1. The Opening of 8-11
Since it opened in June, 8-11 has hosted exhibitions, workshops, readings, reading groups, screenings, performances, astrological-chart readings, concerts, taxidermy sessions, photo shoots, bonfires and feminist whiskey-drinking parties, and has quickly cemented itself as a brave new locus for experimental art in Toronto. The artist-run centre’s frequently Instagrammed sign, which is styled after 7-Eleven’s, attracts much attention and confused speculation from people passing by, and gives a clue as to the kind of out-of-the-ordinary happenings inside. It held its first exhibition in September and has put on many more since—my personal favourite was Bridget Moser’s Tender Offer Part 1, a site-specific performance that took place nightly from (funnily enough) October 8 to 11.
The gallery relies primarily on donations for funding, and its modest coffers are bolstered by the sale of multiples, branded gift-shop items and membership packages. I get the sense, however, that the gallery is largely powered by the silly, gleeful excitement of its founders—membership benefits include, at the lower tiers, “access to chips” and “a Haircut!” and top-tier members are designated as Dedicated Art Donors (DADs) or Grand Officiate Donors (GODs). The jokey, irreverent tone the gallery adopts in their communications might prompt some eye-rolls, but it would be a mistake to read this as a lack of seriousness. This is a passionate, political and committed group who are keen to transmit that they are “not neutral. Inclusivity is very important.” Their co-opting of instantly recognizable branding in promoting their own demonstrates thrifty and efficient entrepreneurial savvy, and their energetic enthusiasm is catching.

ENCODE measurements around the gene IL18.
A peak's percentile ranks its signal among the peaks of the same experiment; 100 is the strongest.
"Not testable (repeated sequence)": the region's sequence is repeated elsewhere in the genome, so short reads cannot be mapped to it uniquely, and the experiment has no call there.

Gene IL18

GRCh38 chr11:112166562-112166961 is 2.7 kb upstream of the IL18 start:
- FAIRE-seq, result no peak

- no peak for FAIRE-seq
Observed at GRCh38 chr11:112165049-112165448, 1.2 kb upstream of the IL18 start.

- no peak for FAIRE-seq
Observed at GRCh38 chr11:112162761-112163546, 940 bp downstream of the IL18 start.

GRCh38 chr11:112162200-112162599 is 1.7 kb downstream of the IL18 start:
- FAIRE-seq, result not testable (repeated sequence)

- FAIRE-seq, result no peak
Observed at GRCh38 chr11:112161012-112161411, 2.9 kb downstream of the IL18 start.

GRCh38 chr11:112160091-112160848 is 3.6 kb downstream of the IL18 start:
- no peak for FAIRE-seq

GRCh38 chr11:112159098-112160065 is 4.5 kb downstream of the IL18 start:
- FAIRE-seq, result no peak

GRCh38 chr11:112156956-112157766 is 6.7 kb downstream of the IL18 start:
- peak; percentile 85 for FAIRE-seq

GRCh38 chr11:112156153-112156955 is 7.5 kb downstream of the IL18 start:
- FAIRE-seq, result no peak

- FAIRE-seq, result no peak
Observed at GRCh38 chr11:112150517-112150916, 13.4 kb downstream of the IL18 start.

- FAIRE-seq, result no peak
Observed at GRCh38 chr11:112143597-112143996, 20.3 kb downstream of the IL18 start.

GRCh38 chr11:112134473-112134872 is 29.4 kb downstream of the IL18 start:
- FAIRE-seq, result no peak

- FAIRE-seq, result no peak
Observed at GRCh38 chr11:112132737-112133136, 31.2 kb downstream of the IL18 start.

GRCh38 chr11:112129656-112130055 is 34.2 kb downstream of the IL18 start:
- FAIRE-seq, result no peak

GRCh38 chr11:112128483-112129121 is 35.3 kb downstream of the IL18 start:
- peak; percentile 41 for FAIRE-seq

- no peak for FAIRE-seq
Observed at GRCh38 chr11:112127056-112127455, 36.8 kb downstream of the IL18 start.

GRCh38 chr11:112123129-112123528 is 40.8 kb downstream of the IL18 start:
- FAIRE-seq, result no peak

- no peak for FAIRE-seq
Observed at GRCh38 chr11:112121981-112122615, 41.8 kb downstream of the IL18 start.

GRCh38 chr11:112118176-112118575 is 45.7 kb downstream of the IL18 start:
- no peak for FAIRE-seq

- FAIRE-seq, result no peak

Curator Xenia Benivolski filled me in on what’s coming up in 2015, and it’s a strong list of young Canadian talent: Laurie Kang will be showing work off-site as part of Villa Toronto in mid-January, and the gallery is in talks with Maryse Lariviere, Katie Bethune-Leamen, Karen Kraven, Jennifer Rose Sciarrino, Zachary Davis, Walter Scott and “some other ppl” to fill subsequent exhibition slots. Oh, and they’re also installing a sauna in their backyard. Conveniently for me, it takes less than one minute to walk from the Canadian Art office to 8-11, so I’m looking forward to visiting often.
2. Wendy by Walter Scott
Things that make us laugh are good, but things that make us laugh at ourselves are better. This is why everyone in the Canadian art world needs a copy of Wendy by Walter Scott—it does both. The comic is an astute and biting satire of the arts scene in Canada, told by a cast of disarmingly relatable characters. It’s also just really, really funny. The book, published in November, anthologizes three comics (including one new story) based on the adventures of its eponymous main character, a wide-eyed and expectant 20-something white girl with artistic aspirations, self-destructive tendencies and an endless rotation of little black outfits.